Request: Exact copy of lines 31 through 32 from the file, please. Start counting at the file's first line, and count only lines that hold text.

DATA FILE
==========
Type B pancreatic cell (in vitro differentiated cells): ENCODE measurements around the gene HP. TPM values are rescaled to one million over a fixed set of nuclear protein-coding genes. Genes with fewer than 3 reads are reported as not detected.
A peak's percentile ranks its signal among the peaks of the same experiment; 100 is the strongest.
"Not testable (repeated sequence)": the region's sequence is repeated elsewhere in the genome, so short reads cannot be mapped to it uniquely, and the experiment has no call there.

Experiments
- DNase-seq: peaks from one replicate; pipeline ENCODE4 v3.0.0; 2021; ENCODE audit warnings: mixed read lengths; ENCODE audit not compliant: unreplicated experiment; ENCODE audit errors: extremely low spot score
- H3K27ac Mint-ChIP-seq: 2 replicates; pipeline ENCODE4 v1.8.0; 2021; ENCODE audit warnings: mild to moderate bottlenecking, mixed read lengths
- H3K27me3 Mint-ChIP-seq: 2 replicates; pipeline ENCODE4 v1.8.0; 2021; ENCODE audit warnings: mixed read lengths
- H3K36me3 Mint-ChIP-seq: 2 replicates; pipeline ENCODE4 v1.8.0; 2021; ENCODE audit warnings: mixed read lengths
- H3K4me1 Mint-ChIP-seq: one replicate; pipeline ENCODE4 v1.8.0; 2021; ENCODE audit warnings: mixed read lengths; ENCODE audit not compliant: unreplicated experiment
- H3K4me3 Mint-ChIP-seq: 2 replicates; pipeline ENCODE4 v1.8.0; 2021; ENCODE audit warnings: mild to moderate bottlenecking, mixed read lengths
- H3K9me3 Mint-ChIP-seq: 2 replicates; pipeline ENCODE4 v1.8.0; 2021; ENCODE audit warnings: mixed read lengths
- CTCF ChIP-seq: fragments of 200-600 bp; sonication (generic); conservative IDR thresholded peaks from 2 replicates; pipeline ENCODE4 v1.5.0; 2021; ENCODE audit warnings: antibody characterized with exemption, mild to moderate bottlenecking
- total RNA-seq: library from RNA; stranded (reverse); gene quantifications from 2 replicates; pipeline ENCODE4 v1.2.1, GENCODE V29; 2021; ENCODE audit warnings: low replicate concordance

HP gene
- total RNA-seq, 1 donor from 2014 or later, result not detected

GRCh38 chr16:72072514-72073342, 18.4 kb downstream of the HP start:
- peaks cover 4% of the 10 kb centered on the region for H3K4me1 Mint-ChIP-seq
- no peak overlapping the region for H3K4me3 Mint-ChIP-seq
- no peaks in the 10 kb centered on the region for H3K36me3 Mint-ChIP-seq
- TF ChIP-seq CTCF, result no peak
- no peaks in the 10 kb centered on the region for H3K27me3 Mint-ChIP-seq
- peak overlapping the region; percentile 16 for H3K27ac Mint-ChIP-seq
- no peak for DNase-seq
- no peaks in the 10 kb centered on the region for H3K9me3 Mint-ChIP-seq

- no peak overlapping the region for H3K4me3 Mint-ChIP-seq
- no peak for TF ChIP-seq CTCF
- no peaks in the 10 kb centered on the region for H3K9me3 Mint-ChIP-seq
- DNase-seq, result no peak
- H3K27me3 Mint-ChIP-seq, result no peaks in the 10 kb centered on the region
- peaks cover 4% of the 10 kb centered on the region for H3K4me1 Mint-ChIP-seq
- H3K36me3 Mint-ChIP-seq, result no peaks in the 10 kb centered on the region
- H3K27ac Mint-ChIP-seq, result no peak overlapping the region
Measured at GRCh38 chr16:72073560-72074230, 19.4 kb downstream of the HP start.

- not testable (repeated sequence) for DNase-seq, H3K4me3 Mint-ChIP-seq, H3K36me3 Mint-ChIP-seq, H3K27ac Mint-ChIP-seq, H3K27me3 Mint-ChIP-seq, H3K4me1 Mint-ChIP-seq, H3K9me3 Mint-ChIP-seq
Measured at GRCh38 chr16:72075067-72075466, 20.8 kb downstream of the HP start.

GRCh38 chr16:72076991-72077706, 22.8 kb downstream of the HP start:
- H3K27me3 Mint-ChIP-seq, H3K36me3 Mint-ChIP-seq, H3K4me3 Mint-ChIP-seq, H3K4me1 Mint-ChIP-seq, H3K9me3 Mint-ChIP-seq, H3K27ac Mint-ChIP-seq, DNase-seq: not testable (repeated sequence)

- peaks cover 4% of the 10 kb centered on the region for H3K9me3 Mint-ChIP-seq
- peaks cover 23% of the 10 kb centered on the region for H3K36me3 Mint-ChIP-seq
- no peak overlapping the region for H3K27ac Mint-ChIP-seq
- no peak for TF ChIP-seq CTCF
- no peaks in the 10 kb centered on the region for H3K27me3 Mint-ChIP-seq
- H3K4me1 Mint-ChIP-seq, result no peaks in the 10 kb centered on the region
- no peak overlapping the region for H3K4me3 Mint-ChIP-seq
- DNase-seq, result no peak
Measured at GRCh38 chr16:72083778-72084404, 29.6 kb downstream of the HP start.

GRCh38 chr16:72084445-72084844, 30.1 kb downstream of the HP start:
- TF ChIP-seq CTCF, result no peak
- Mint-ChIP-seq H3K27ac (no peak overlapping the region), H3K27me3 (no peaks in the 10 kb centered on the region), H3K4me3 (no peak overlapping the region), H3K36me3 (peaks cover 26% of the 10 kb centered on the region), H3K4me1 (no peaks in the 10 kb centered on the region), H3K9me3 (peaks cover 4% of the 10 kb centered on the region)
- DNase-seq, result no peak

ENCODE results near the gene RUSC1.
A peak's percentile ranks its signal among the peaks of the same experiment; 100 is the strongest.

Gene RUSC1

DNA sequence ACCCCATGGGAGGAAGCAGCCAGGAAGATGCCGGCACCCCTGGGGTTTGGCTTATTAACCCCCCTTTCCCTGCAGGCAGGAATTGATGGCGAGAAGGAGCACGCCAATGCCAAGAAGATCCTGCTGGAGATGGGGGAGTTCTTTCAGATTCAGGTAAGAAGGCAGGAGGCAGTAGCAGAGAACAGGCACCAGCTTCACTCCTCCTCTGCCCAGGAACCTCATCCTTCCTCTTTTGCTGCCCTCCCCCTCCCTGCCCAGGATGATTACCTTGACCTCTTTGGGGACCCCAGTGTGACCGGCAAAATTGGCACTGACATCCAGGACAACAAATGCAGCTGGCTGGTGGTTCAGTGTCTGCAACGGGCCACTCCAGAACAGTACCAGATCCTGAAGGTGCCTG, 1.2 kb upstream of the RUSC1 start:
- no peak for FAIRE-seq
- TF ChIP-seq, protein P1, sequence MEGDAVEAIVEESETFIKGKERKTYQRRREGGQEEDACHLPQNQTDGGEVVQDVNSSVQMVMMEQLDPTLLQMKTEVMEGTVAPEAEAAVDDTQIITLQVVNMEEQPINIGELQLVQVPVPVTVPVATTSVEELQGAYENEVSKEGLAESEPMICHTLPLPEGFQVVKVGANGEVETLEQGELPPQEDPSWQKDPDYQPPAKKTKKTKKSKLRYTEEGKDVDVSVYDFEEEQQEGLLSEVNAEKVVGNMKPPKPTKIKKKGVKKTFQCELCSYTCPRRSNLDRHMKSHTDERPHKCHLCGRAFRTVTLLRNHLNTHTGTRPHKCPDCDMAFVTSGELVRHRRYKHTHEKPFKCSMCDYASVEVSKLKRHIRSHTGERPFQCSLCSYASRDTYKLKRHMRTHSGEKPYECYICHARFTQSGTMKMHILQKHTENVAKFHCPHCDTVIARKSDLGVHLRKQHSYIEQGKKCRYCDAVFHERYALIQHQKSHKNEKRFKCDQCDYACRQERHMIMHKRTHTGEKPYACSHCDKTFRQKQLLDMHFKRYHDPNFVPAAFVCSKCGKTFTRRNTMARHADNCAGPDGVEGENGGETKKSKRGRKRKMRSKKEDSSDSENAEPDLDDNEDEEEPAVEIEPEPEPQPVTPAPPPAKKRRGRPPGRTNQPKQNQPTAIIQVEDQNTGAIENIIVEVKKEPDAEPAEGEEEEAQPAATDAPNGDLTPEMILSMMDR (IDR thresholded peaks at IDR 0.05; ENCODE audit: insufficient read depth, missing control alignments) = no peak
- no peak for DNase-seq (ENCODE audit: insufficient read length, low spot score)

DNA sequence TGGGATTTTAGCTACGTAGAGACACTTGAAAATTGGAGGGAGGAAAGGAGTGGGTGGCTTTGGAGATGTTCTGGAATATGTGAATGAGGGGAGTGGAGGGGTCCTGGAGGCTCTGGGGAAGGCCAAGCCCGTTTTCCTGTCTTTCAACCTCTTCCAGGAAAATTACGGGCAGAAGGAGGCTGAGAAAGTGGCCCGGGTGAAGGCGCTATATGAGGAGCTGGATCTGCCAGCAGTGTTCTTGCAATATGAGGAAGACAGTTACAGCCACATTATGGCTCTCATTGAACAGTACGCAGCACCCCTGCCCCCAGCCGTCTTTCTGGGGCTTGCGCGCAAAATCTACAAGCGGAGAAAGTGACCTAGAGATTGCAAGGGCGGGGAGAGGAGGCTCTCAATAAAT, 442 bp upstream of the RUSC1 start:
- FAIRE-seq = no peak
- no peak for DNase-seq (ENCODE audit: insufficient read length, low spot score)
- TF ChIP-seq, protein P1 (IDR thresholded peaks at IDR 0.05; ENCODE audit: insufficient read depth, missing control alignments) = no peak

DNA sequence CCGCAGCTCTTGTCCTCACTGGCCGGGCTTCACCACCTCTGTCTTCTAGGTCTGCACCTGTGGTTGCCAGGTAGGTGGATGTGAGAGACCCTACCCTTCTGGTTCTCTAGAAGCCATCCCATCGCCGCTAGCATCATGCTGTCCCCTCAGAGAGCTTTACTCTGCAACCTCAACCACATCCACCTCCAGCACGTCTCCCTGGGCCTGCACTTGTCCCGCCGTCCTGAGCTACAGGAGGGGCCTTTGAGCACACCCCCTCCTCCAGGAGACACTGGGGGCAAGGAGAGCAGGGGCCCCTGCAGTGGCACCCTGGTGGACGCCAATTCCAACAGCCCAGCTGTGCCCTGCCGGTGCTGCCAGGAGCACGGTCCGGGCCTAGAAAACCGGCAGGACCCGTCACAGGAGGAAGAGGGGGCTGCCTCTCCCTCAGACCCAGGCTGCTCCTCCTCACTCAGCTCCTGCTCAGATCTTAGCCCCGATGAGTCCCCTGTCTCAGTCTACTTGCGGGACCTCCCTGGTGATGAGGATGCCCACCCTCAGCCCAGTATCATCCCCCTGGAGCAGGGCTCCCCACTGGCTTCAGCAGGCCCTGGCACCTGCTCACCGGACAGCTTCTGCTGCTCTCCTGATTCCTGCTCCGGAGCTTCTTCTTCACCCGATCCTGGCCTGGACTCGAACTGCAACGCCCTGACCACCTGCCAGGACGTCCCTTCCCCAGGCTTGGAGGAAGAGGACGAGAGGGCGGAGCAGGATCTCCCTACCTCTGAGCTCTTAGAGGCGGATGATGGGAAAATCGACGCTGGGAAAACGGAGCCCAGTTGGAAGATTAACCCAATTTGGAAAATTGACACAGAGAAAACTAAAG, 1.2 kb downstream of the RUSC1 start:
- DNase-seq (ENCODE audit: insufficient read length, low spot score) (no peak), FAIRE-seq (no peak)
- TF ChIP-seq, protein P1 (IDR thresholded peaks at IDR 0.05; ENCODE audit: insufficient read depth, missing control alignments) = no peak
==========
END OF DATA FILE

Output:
- H3K36me3 Mint-ChIP-seq, result no peaks in the 10 kb centered on the region
- H3K27ac Mint-ChIP-seq, result no peak overlapping the region